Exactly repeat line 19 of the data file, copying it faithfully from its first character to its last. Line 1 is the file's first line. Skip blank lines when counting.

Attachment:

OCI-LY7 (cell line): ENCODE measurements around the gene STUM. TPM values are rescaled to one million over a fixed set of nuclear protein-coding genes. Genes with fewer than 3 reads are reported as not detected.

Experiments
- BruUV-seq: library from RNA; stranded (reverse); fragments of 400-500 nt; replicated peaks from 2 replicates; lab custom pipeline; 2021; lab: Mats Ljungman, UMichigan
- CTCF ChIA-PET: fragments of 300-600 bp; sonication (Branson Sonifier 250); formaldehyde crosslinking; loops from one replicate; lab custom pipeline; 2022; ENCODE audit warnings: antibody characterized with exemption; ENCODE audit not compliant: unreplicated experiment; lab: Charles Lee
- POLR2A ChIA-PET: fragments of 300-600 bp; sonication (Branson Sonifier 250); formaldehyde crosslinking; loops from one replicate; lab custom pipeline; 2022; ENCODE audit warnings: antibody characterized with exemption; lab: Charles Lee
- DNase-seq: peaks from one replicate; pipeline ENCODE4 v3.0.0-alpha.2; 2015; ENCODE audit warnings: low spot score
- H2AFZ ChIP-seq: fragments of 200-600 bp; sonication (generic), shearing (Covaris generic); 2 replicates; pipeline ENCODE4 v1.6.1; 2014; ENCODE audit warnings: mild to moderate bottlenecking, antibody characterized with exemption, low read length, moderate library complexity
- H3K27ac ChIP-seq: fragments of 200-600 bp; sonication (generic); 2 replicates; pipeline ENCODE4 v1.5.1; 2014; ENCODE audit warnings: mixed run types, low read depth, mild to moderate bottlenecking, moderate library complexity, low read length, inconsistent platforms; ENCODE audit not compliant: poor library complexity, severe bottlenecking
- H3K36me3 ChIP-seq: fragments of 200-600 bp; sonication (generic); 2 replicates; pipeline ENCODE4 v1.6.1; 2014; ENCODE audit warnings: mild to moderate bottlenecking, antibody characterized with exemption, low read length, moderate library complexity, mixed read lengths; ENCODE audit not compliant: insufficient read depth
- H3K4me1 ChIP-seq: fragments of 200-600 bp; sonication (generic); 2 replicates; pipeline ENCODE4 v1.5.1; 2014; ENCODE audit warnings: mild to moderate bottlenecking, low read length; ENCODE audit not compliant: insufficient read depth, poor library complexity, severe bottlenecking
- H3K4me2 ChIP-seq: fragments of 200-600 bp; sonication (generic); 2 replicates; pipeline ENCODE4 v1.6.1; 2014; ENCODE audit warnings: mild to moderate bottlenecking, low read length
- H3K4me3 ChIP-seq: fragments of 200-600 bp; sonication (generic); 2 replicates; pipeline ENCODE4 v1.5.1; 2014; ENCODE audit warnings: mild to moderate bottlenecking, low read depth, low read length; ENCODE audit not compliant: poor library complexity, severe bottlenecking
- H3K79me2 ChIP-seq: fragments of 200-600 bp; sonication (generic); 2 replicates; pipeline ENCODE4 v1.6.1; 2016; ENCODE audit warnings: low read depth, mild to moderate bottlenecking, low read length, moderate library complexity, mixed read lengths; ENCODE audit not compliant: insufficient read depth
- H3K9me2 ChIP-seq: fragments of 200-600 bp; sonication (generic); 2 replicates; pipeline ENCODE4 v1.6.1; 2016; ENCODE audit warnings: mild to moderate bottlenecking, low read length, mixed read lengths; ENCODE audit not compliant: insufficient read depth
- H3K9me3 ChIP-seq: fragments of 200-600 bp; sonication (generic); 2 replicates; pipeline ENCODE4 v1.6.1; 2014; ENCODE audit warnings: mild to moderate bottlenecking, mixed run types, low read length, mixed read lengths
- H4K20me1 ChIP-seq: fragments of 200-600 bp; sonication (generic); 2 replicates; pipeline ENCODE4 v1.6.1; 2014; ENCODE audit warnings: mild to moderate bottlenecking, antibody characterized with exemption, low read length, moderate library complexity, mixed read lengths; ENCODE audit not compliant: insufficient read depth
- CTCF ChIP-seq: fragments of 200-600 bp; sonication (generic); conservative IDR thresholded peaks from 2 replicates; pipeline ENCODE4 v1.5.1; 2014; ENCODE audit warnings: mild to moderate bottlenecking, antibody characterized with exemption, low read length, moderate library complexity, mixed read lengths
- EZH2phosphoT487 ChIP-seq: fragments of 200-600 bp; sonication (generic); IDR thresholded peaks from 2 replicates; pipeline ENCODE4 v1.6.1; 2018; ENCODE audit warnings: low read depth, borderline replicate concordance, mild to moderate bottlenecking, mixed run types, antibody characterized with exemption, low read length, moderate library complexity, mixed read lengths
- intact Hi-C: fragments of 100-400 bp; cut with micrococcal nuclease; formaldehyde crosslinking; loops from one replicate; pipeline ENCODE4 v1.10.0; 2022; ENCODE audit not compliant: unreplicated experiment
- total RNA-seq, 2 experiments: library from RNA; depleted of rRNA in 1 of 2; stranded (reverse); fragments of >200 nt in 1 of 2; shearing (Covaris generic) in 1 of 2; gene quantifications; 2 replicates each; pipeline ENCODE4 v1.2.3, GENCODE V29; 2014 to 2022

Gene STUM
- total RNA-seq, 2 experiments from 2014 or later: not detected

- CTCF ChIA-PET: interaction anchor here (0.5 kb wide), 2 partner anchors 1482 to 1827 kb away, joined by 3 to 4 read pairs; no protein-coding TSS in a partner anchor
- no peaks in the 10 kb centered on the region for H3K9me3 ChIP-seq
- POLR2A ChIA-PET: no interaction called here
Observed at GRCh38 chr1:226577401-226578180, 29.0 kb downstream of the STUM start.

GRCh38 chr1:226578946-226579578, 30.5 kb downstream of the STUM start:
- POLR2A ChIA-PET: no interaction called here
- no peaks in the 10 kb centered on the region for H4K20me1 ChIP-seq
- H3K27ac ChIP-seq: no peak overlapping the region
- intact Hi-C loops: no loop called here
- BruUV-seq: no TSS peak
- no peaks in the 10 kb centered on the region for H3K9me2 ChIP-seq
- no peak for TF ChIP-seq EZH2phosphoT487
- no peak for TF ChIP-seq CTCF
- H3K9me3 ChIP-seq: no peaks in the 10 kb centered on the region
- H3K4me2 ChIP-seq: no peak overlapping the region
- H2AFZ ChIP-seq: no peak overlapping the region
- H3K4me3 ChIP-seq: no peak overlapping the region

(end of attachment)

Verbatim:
- intact Hi-C: fragments of 100-400 bp; cut with micrococcal nuclease; formaldehyde crosslinking; loops from one replicate; pipeline ENCODE4 v1.10.0; 2022; ENCODE audit not compliant: unreplicated experiment